Tuesday, March 26, 2013

Financial Transactions Tax fails the test of reality... again

Financial Transactions Taxes (also known as Tobin taxes) are the fond friend of the banker-bashing left, believing that there are vast fortunes of money swirling around the ether that, if only they could take a tiny cut of it all, they could save the world.

It has been advocated widely by the likes of Paul Krugman, Bill Gates, Resource intensive fat capitalist dickhead hypocrite  Michael Moore, Greenpeace, Oxfam, WWF, Occupy Wall Street and Fidel Castro

So the EU proposed one, and it has been getting introduced in 11 EU Member States.

It appears to be failing to deliver ... and the Swedes would rightly say, having been there before, "told you so".

Cyprus bail out - the good, bad and the ugly

Cyprus has a stay of execution, I say that because its banks will never be the same again.  Indeed, if ever there was a case to allow full reserve banking (whereby loans = deposits, albeit with precious low returns if any), this is it.  Cypriots will want banks that exist purely to protect their money from being stolen, not banks that risk just that.  

Allister Heath has pointed out that there are some good dimensions to this deal, it is a lot better than how it was looking a week or so ago.  

The Good

- All deposits of 100,000 Euro or less are safe.  Given this was an ECB guarantee across the Eurozone, and the ECB has ensured this elsewhere, this was a minimum responsibility.  It may not be the wisest promise, but it was that. This will, at least, mean that most Cypriots have their savings protected, although plenty of businesses will get hit.

- As only two banks are in trouble (albeit two of the biggest ones), depositors for banks other than Laiki and the Bank of Cyprus, have their deposits untouched altogether.  Good.  It was a nonsense to effectively "nationalise" all bank deposits, including those of banks that are not having difficulty meeting their obligations.

- Shareholders of Laiki bank lose the lot, and bondholders get their bonds replaced by equity, as low as that will be.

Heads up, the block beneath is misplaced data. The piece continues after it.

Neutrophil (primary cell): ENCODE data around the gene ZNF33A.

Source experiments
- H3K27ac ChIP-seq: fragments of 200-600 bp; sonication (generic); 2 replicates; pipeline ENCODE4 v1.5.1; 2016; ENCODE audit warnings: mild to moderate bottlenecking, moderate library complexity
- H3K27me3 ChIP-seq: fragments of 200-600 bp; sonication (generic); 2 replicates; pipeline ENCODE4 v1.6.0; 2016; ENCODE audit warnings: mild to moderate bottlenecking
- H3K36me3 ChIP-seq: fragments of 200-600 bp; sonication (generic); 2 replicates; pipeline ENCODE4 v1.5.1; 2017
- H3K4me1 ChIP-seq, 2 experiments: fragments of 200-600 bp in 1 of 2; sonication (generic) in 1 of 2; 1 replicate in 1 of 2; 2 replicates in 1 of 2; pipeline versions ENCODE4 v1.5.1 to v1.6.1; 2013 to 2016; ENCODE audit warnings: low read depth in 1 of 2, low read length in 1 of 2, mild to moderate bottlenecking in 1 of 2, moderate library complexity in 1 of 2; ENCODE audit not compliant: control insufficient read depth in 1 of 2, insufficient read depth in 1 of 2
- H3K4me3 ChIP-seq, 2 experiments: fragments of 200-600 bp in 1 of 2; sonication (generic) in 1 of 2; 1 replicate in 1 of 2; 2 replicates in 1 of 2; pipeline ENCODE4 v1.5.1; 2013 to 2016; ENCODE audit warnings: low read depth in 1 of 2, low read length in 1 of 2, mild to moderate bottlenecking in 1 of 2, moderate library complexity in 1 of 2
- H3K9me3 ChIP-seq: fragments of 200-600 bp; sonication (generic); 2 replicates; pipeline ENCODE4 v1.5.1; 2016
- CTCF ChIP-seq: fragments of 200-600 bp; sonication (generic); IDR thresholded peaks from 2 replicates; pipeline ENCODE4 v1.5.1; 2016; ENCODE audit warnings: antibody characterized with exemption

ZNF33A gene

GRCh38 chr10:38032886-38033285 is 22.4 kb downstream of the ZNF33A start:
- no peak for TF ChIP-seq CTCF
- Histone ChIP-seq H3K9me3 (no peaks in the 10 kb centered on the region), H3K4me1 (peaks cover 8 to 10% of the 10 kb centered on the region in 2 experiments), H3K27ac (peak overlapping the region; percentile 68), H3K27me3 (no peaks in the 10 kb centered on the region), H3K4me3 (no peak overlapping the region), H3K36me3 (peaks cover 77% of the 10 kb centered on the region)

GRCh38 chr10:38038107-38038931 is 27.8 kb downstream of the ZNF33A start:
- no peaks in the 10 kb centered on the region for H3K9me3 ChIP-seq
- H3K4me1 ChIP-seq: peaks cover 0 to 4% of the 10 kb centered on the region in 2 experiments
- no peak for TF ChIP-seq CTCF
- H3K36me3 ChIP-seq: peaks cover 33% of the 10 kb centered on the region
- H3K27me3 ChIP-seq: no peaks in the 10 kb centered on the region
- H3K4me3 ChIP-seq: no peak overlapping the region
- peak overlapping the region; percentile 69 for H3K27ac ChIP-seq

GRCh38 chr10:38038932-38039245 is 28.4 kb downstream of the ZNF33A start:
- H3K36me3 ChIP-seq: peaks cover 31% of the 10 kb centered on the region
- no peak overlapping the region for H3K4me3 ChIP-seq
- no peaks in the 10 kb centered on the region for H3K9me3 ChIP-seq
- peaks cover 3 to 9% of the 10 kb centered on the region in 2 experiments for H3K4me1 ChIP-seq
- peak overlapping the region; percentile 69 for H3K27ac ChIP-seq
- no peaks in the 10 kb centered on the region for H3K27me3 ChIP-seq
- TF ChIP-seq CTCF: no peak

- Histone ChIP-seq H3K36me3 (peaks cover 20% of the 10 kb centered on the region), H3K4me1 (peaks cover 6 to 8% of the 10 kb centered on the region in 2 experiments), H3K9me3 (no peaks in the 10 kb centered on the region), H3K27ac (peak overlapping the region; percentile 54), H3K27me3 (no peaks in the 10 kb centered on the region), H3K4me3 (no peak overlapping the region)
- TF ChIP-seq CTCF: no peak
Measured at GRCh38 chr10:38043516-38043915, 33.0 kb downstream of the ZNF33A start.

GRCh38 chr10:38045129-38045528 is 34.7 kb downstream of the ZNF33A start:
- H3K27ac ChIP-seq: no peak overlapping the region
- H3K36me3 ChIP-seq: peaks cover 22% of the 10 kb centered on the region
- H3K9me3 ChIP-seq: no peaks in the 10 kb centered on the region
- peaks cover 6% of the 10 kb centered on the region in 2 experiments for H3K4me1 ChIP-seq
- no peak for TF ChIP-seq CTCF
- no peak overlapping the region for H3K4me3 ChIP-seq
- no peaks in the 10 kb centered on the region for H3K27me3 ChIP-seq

- Taxpayers are no longer solely responsible for bailing out the banks, but rather there is an orderly wind down of Laiki back, with depositor accounts transferred to an inheritor bank - the Bank of Cyprus.

In short, instead of a tax on all deposits, only depositors above the insured threshold of banks that need bailouts, get hit.  

The Bad

- Actual deposit insurance is not being triggered, rather there is just an exemption for those under 100,000 Euros (and larger cuts for those above it).  It saves taxpayers (as insurers), but it does disproportionately hit depositors when there is insurance that could be used to offset that.  Still, the state shouldn't be insurer anyway.  Allister Heath reckons it would have been better to wind down the banks completely, figure out a flat percentage of deposits across all accounts needed, and then used the insurance to recompense those under 100,000 Euros.  

-  There still isn't a legal place for basic "safe" banks to operate outside the fractional reserve banking system economically.  Many people would be happier, especially now, to have money sitting in a zero or near zero interest rate bank account that didn't face these risks.  These events ought to have accommodated that.

The Ugly

- Capital controls.  I said enough about that yesterday.  When removed, there will be grand capital flight.